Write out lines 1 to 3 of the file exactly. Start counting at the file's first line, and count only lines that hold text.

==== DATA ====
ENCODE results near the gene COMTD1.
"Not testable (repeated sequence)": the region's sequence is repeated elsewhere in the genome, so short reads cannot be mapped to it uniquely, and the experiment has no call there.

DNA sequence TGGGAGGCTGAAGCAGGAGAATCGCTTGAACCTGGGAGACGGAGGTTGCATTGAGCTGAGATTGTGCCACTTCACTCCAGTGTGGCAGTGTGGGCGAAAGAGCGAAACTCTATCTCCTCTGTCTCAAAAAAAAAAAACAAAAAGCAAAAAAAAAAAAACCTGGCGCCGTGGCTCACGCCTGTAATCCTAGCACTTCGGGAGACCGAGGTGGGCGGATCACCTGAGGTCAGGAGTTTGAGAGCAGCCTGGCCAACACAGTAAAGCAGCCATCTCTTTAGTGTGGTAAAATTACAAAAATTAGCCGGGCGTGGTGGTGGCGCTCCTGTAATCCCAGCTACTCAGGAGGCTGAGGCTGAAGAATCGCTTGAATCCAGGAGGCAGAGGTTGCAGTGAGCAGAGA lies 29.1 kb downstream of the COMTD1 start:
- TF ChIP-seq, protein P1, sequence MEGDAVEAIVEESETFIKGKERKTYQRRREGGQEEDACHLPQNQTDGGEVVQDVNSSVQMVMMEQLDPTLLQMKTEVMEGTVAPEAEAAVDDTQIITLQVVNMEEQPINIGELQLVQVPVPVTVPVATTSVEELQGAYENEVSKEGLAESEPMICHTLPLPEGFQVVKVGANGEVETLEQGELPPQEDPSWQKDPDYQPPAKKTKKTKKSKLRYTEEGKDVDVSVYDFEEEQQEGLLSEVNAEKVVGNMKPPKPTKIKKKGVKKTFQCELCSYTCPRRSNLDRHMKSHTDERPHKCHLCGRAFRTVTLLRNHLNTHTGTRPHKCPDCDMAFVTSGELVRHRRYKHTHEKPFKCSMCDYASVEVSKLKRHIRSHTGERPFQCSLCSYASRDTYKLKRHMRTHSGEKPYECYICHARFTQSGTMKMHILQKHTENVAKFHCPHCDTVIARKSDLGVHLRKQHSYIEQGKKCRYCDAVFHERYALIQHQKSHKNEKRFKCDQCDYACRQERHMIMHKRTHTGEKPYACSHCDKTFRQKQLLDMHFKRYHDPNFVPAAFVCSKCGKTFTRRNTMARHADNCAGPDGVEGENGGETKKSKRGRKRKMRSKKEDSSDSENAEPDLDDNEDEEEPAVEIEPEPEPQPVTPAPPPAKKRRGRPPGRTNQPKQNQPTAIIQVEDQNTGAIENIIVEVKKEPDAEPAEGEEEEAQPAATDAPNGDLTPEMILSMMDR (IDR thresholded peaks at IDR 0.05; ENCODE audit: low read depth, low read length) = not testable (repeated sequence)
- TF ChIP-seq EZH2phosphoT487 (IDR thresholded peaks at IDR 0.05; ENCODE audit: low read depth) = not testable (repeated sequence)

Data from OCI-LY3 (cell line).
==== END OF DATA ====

ENCODE results near the gene COMTD1.
"Not testable (repeated sequence)": the region's sequence is repeated elsewhere in the genome, so short reads cannot be mapped to it uniquely, and the experiment has no call there.

DNA sequence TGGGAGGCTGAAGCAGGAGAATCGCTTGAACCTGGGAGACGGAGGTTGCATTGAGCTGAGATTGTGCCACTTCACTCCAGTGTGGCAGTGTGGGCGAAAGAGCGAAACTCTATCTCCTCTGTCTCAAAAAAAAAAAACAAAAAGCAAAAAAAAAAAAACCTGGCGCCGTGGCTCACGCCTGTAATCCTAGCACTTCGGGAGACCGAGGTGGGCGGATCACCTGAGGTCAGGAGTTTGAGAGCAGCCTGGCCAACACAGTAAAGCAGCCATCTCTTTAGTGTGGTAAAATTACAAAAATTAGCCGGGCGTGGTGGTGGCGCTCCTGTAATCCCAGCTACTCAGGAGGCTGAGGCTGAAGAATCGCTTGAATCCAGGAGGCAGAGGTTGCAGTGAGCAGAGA lies 29.1 kb downstream of the COMTD1 start: